Boston Celtics Position Battle: Mickey vs Bentil

Mar 17, 2016; Raleigh, NC, USA; Providence Friars forward Ben Bentil (0) dunks the ball in front of USC Trojans forward Bennie Boatwright (25) during the first half at PNC Arena. Mandatory Credit: Geoff Burke-USA TODAY Sports
Mar 17, 2016; Raleigh, NC, USA; Providence Friars forward Ben Bentil (0) dunks the ball in front of USC Trojans forward Bennie Boatwright (25) during the first half at PNC Arena. Mandatory Credit: Geoff Burke-USA TODAY Sports /

Looking at potential roles for Jordan Mickey and Ben Bentil on the Boston Celtics this season

While the battle for playing time between Jordan Mickey and Ben Bentil may not be that significant for the overall team, it could end up being one of the keys to maintaining their depth. Mickey and Bentil offer an interesting contrast while addressing important needs for the team.

Mickey has a great opportunity to be a phenomenal defensive small ball forward. His ability to block shots has been dominant at every level and the Celtics are rim protection away from being one of the most complete defenses in the league.

Bentil then has an opportunity to address the other crucially important need on the Celtics, shooting. Bentil was drafted largely because of his potential to stretch the floor in the front court and at 21 years old with a 230 pound frame he may not too much of a liability on the defensive end.

Right now Mickey should have a distinct advantage, and Bentil could be much more of a factor for the Maine Red Claws. Mickey is one year older than Bentil but, more importantly, he has had a great impact at every level that he has played at. Both players were second round draft picks and it is hard to imagine Bentil getting any opportunity before he establishes himself in the D League.

The opportunities will be there for these younger forwards. By losing Jared Sullinger the Celtics lost one of the most prominent players in their front court. A lot of minutes could be opening up and with the likes of Tyler Zeller being some of their competition, Stevens will not be hesitant to play the less established players.

The Celtics have also proven that they have no problem playing young players. Marcus Smart became a starter in his rookie season, Terry Rozier was a factor down the stretch and in the playoffs in his rookie campaign. The Celtics are one of the youngest cores in the NBA and they have demonstrated that they have no problem giving those young players a role.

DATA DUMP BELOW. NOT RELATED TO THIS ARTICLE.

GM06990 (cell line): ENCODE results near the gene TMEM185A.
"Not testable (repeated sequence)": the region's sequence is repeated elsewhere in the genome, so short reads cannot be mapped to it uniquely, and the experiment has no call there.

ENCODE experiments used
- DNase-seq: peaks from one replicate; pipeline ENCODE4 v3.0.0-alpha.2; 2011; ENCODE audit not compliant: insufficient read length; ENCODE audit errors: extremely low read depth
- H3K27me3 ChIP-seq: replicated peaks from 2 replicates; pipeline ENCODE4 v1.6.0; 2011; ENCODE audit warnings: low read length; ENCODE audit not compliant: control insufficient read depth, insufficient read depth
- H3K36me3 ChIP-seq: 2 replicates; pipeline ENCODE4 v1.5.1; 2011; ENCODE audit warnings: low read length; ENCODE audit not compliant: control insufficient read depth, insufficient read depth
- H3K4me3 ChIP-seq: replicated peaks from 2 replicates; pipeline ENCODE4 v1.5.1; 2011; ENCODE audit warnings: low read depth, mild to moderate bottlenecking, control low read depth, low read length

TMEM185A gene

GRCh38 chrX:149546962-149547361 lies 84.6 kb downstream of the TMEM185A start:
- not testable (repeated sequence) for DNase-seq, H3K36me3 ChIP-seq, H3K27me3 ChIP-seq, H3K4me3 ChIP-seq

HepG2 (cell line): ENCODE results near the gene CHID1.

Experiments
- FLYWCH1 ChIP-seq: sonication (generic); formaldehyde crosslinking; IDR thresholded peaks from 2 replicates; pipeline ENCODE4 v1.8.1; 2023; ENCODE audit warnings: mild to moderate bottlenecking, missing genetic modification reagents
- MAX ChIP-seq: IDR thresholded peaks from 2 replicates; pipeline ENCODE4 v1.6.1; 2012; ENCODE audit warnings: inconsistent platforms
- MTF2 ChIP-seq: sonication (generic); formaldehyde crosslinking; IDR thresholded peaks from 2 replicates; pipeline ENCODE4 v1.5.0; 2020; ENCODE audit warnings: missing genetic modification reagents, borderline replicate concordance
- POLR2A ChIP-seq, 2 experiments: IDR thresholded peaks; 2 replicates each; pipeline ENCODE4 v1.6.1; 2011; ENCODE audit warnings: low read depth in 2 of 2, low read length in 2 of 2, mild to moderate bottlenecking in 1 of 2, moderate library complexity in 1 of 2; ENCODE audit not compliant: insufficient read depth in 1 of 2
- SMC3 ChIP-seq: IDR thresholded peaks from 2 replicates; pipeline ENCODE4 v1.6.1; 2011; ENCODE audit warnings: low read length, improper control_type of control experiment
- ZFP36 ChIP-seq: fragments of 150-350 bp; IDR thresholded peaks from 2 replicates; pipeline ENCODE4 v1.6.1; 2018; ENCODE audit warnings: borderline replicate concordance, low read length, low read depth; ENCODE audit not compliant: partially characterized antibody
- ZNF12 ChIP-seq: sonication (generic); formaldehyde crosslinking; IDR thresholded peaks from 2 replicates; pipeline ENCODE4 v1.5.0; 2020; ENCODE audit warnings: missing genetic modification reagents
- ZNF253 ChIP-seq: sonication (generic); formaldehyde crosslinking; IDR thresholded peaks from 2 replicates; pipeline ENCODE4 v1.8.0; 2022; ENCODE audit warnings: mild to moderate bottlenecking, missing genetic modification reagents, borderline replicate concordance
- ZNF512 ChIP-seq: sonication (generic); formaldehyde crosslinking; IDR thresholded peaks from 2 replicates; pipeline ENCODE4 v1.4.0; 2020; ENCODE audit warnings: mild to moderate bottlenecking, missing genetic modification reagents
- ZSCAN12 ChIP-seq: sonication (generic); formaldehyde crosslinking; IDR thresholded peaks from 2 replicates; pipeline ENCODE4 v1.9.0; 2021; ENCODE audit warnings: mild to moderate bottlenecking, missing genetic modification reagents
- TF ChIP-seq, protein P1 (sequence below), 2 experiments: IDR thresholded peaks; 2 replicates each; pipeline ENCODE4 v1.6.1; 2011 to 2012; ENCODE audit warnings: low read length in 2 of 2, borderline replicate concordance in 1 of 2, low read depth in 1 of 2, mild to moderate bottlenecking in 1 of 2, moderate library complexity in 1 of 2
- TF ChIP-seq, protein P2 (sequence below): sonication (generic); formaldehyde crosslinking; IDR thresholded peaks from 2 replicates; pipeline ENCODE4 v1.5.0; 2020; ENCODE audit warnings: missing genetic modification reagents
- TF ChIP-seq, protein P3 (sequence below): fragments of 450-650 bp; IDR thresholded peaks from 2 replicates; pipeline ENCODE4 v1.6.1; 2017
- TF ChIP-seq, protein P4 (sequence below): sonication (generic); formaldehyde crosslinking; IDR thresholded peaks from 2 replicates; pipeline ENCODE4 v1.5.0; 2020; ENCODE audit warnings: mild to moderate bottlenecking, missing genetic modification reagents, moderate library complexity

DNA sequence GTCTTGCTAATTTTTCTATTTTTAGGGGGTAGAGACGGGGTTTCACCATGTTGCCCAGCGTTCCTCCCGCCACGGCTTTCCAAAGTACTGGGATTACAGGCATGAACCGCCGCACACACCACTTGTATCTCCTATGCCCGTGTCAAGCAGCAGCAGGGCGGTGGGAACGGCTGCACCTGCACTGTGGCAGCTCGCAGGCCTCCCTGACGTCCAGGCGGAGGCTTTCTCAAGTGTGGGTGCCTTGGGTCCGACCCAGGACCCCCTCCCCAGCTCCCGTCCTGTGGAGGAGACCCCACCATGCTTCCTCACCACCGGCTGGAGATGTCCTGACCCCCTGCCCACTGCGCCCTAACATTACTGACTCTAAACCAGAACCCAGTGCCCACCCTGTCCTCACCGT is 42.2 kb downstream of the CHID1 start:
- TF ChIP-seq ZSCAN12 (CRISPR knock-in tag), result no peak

What has always been key, however, is how these young players are able to get comfortable with how the Celtics play, and make sure to never threaten the rhythm and pace that is essential to their success.

Smart and Rozier have set a great precedent for these other young players, but problems with fit certainly give Mickey another advantage. Mickey never got a significant role but has played minutes in the NBA. He has also shown great signs of being a factor in transition and his size accommodates any lineups.

Mickey has a clear head start when it comes to establishing that comfort, but there is one factor that could put Bentil in a better position: Al Horford. Horford will be a huge factor on both ends for the Celtics, but his biggest impact should be felt on the defensive end. Horford is exactly what the Celtics have been missing, and with their incredible defensive guard depth, they may value Bentil’s shooting more than Mickey’s rim protection.

Bentil will have no opportunity if he is a liability on the defensive end, but he has an NBA ready frame and is coming off a season with a defensive rating under 100. Bentil cannot have the same kind of impact that Mickey can on defense, but if he can hold his own then his shooting will be the biggest factor in this battle.

The Celtics know that they are going to have a lot of different faces with big roles on their second unit, but neither Mickey or Bentil is a lock. The Celtics continue to have other options and with the way Stevens uses guards, he will not force Mickey or Bentil into the lineup.

It’s hard to imagine Mickey doing more as a shot blocker in the D League and it would be a surprise to see him off the roster come opening day. Mickey gets the advantage out of the gate but that does not completely rule out Bentil. If he can at least do enough this offseason to secure a consistent spot in the D League, he can start to catch up the Mickey’s level of comfort.

If he can establish any level of trust that he can have an impact with his shot, then there may not be any amount of shot blocking that will keep Bentil from getting an opportunity. They have spent far too long looking for forwards that can stretch the floor to not explore Bentil’s potential.

The Celtics gained stability in their starting unit this offseason, but it was at the cost of their second unit stability. Both Mickey and Bentil have an opportunity to help bring the depth the Celtics have depended greatly on over these last two seasons.

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With all their recent draft picks, the Celtics have an opportunity to grow into one of the deepest teams in the league, but the uncertainty and risk is very real, and neither Mickey nor Bentil are at a point where they can be trusted to be a viable big league option.